New reforms in the accommodation sector could see businesses like Outback Cellar Dubbo only able to operate for 180 days per year.
Short-term holiday accommodation, which includes AirBnB properties, is currently unregulated in NSW. Under the new laws to be introduced in the coming months, councils outside of Sydney will have the power to impose rental caps.
However, they can be no fewer than 180 days per year.
Outback Cellar Dubbo owner Tracey McKenna said the majority of her guests stay for a weekend. At the most they stay for a week, she said.
Now Ms McKenna said her business was being disadvantaged because of “idiots” in Sydney.
“We’re victimised because of a few people doing the wrong thing. Not everyone is doing the wrong thing but they’re the ones who happen to speak out louder I suppose. We never get a pat on the back for doing the right thing all the time,” she said.
The business owner said she agreed there needed to regulations. There needed to be a way to ensure people renting out their houses or accommodation were declaring their income, Ms McKenna said.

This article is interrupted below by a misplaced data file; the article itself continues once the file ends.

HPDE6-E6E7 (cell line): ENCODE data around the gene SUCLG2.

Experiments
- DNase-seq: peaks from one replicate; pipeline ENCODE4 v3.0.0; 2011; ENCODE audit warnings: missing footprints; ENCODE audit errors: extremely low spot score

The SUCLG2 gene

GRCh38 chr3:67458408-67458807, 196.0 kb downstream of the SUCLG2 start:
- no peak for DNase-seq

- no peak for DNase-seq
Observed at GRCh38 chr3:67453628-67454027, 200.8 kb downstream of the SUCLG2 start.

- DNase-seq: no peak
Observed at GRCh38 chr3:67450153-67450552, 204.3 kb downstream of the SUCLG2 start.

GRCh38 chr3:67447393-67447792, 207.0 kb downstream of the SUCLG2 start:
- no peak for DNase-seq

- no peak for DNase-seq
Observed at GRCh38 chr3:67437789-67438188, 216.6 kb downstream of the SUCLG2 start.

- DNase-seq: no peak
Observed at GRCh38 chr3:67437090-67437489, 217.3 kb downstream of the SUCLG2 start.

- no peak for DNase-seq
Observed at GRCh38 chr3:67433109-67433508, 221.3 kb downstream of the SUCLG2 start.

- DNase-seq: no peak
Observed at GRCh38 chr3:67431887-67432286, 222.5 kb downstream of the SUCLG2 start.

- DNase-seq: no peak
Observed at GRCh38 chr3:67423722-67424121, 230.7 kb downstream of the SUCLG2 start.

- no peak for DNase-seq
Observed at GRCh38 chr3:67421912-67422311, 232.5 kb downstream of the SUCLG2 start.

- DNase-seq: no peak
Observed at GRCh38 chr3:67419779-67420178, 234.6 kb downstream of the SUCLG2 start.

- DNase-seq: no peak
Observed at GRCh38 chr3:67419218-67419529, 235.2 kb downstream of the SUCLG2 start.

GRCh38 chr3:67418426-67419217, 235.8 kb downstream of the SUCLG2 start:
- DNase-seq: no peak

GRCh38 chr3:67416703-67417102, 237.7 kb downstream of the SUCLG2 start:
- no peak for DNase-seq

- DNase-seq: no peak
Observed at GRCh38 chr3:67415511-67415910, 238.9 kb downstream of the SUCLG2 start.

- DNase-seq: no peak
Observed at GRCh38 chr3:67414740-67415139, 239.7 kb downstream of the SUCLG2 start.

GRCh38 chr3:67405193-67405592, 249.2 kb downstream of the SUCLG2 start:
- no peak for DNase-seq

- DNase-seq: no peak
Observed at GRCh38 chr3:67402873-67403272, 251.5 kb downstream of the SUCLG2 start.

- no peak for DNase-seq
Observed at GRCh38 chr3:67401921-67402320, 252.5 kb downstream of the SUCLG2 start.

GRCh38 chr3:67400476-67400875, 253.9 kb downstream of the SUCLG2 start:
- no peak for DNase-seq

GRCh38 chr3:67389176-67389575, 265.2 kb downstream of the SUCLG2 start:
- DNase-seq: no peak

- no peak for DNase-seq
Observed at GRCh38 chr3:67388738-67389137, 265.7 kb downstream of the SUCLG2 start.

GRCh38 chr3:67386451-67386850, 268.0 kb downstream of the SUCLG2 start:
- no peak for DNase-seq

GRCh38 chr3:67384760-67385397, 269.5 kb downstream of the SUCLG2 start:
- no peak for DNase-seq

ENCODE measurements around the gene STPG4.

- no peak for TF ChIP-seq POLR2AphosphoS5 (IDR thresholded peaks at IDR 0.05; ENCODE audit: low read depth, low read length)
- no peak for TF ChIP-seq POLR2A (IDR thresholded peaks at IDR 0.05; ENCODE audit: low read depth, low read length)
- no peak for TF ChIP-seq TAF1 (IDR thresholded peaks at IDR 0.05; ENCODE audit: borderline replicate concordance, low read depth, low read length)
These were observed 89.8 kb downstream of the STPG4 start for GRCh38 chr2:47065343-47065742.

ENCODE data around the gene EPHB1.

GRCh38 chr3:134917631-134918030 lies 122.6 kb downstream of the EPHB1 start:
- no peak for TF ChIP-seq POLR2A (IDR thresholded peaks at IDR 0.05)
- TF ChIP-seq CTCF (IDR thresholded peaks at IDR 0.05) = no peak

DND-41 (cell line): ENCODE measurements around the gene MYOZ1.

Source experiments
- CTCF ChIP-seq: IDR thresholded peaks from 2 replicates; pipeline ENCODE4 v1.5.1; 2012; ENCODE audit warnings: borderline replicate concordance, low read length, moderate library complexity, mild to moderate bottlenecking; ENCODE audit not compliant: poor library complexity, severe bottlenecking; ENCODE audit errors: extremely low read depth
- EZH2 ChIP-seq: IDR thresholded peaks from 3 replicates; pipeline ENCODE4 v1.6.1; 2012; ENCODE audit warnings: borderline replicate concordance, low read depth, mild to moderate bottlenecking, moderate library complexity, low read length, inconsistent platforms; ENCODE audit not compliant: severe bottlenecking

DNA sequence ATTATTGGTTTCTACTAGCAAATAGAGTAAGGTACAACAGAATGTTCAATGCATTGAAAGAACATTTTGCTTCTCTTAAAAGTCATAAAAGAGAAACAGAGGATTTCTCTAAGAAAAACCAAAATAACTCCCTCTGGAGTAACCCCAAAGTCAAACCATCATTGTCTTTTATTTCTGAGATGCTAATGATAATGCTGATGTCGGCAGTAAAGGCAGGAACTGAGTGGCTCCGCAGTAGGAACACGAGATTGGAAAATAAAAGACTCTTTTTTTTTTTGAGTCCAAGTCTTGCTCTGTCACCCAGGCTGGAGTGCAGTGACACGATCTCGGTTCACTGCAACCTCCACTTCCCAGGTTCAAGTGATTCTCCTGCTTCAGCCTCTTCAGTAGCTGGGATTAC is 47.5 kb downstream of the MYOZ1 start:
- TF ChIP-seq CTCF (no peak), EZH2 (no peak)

However, she said the regulations needed to be structured in a way that ensured regional areas were not adversely affected.
“It’s an industry that doesn’t need to disappear, not at all,” she said.
“If you go away for a weekend do you want to stay in a motel with four walls and the trucks going up and down the highway or do you want to come to my place where it’s beautiful and quiet and you can go for a walk along the river? Nothing against motels in town, but we need to give people choice.”
Ms McKenna said she was running a business and didn’t need council to tell her how often she was able to open her doors.
Holiday rental company HomeAway – which operates Stayz – director corporate affairs Eacham Curry said he feared the new regulations would drive up the cost of accommodation.
“Short-term rental accommodation is not only an important driver of economic growth and jobs for Dubbo and the Central West, but it also adds crucial tourism accommodation capacity to the region,” he said.
“We will be working with local councils across the Central West region to ensure that short-term rental accommodation remains an important part of the tourism mix. To that end, we will be making the case to all local councils outside of Sydney that they grasp the opportunity of the sector and not set an arbitrary cap on short-term rental accommodation.”
As part of the changes, short-term accommodation providers will have to sign up to a code of conduct.